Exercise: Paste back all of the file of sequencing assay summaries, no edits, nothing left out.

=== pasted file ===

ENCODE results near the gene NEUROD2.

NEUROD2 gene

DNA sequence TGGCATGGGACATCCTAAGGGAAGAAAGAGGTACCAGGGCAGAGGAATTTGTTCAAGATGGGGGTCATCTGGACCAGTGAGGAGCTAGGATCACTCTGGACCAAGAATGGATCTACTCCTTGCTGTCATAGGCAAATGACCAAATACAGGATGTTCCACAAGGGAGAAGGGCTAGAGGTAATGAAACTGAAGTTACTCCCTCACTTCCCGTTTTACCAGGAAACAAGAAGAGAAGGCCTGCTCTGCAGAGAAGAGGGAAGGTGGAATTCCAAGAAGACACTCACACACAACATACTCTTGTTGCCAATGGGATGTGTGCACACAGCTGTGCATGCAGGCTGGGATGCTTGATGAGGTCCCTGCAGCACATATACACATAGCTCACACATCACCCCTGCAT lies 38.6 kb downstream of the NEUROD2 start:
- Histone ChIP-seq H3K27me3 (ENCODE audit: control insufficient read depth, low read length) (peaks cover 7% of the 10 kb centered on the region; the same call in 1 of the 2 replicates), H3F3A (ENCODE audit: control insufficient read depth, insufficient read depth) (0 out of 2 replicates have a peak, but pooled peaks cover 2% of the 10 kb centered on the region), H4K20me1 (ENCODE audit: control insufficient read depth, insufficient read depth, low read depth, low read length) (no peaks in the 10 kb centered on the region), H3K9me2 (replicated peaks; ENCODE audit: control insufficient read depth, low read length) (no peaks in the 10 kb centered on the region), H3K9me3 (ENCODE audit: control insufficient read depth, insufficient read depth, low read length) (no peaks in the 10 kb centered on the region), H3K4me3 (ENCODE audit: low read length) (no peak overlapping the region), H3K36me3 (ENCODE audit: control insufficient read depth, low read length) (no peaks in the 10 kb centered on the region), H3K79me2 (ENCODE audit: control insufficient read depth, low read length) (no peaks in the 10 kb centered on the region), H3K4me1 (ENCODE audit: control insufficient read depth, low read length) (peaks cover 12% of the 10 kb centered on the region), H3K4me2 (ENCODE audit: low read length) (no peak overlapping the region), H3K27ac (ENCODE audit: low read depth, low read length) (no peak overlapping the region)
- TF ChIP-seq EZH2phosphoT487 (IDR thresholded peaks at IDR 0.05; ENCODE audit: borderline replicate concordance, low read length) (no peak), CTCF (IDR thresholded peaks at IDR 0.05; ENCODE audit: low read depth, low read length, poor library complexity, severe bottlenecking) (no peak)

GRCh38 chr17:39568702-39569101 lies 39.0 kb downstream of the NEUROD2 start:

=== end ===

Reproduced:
ENCODE results near the gene NEUROD2.

NEUROD2 gene

DNA sequence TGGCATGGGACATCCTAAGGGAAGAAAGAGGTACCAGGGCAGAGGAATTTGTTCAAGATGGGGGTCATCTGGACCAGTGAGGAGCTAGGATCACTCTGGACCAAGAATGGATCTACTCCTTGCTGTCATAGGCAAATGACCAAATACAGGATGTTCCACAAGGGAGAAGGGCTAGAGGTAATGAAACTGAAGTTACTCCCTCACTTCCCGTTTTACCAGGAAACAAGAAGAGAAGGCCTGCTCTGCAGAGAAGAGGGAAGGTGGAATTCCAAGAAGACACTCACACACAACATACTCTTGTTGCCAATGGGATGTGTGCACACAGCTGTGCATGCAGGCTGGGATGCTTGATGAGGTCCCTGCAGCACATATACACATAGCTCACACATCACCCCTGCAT lies 38.6 kb downstream of the NEUROD2 start:
- Histone ChIP-seq H3K27me3 (ENCODE audit: control insufficient read depth, low read length) (peaks cover 7% of the 10 kb centered on the region; the same call in 1 of the 2 replicates), H3F3A (ENCODE audit: control insufficient read depth, insufficient read depth) (0 out of 2 replicates have a peak, but pooled peaks cover 2% of the 10 kb centered on the region), H4K20me1 (ENCODE audit: control insufficient read depth, insufficient read depth, low read depth, low read length) (no peaks in the 10 kb centered on the region), H3K9me2 (replicated peaks; ENCODE audit: control insufficient read depth, low read length) (no peaks in the 10 kb centered on the region), H3K9me3 (ENCODE audit: control insufficient read depth, insufficient read depth, low read length) (no peaks in the 10 kb centered on the region), H3K4me3 (ENCODE audit: low read length) (no peak overlapping the region), H3K36me3 (ENCODE audit: control insufficient read depth, low read length) (no peaks in the 10 kb centered on the region), H3K79me2 (ENCODE audit: control insufficient read depth, low read length) (no peaks in the 10 kb centered on the region), H3K4me1 (ENCODE audit: control insufficient read depth, low read length) (peaks cover 12% of the 10 kb centered on the region), H3K4me2 (ENCODE audit: low read length) (no peak overlapping the region), H3K27ac (ENCODE audit: low read depth, low read length) (no peak overlapping the region)
- TF ChIP-seq EZH2phosphoT487 (IDR thresholded peaks at IDR 0.05; ENCODE audit: borderline replicate concordance, low read length) (no peak), CTCF (IDR thresholded peaks at IDR 0.05; ENCODE audit: low read depth, low read length, poor library complexity, severe bottlenecking) (no peak)

GRCh38 chr17:39568702-39569101 lies 39.0 kb downstream of the NEUROD2 start: